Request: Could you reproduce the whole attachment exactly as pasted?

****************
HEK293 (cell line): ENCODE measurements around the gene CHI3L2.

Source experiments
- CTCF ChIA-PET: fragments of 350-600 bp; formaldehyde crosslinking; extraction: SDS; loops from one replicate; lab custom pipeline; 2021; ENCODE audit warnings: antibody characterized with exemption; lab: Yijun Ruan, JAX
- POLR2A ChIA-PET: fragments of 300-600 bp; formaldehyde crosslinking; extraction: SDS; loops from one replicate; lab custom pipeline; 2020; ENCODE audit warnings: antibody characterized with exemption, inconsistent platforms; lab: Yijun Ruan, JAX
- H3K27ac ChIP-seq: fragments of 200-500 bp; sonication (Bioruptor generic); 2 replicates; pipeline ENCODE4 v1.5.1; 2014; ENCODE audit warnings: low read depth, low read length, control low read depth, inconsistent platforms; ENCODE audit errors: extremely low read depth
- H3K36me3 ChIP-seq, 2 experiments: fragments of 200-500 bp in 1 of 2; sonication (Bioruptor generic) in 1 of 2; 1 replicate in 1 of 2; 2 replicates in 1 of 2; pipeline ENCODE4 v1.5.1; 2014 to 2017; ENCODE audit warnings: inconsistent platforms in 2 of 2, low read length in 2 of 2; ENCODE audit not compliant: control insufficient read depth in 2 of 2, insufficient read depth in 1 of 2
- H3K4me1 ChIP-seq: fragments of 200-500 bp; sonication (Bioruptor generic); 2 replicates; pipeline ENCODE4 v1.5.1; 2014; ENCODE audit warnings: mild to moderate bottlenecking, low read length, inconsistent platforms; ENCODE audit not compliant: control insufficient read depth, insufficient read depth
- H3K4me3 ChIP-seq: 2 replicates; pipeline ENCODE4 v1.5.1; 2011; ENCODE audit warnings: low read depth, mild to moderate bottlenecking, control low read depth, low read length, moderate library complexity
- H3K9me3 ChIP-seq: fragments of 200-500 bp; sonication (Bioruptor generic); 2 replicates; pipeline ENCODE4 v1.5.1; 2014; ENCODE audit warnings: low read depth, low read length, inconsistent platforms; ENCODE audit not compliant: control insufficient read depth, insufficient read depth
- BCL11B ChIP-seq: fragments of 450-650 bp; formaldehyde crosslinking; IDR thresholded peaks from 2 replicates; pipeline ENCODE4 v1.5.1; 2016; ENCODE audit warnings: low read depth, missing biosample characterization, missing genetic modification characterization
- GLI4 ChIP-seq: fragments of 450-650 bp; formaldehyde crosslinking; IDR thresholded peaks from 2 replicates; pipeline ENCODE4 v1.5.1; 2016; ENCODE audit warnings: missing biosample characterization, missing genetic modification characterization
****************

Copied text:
HEK293 (cell line): ENCODE measurements around the gene CHI3L2.

Source experiments
- CTCF ChIA-PET: fragments of 350-600 bp; formaldehyde crosslinking; extraction: SDS; loops from one replicate; lab custom pipeline; 2021; ENCODE audit warnings: antibody characterized with exemption; lab: Yijun Ruan, JAX
- POLR2A ChIA-PET: fragments of 300-600 bp; formaldehyde crosslinking; extraction: SDS; loops from one replicate; lab custom pipeline; 2020; ENCODE audit warnings: antibody characterized with exemption, inconsistent platforms; lab: Yijun Ruan, JAX
- H3K27ac ChIP-seq: fragments of 200-500 bp; sonication (Bioruptor generic); 2 replicates; pipeline ENCODE4 v1.5.1; 2014; ENCODE audit warnings: low read depth, low read length, control low read depth, inconsistent platforms; ENCODE audit errors: extremely low read depth
- H3K36me3 ChIP-seq, 2 experiments: fragments of 200-500 bp in 1 of 2; sonication (Bioruptor generic) in 1 of 2; 1 replicate in 1 of 2; 2 replicates in 1 of 2; pipeline ENCODE4 v1.5.1; 2014 to 2017; ENCODE audit warnings: inconsistent platforms in 2 of 2, low read length in 2 of 2; ENCODE audit not compliant: control insufficient read depth in 2 of 2, insufficient read depth in 1 of 2
- H3K4me1 ChIP-seq: fragments of 200-500 bp; sonication (Bioruptor generic); 2 replicates; pipeline ENCODE4 v1.5.1; 2014; ENCODE audit warnings: mild to moderate bottlenecking, low read length, inconsistent platforms; ENCODE audit not compliant: control insufficient read depth, insufficient read depth
- H3K4me3 ChIP-seq: 2 replicates; pipeline ENCODE4 v1.5.1; 2011; ENCODE audit warnings: low read depth, mild to moderate bottlenecking, control low read depth, low read length, moderate library complexity
- H3K9me3 ChIP-seq: fragments of 200-500 bp; sonication (Bioruptor generic); 2 replicates; pipeline ENCODE4 v1.5.1; 2014; ENCODE audit warnings: low read depth, low read length, inconsistent platforms; ENCODE audit not compliant: control insufficient read depth, insufficient read depth
- BCL11B ChIP-seq: fragments of 450-650 bp; formaldehyde crosslinking; IDR thresholded peaks from 2 replicates; pipeline ENCODE4 v1.5.1; 2016; ENCODE audit warnings: low read depth, missing biosample characterization, missing genetic modification characterization
- GLI4 ChIP-seq: fragments of 450-650 bp; formaldehyde crosslinking; IDR thresholded peaks from 2 replicates; pipeline ENCODE4 v1.5.1; 2016; ENCODE audit warnings: missing biosample characterization, missing genetic modification characterization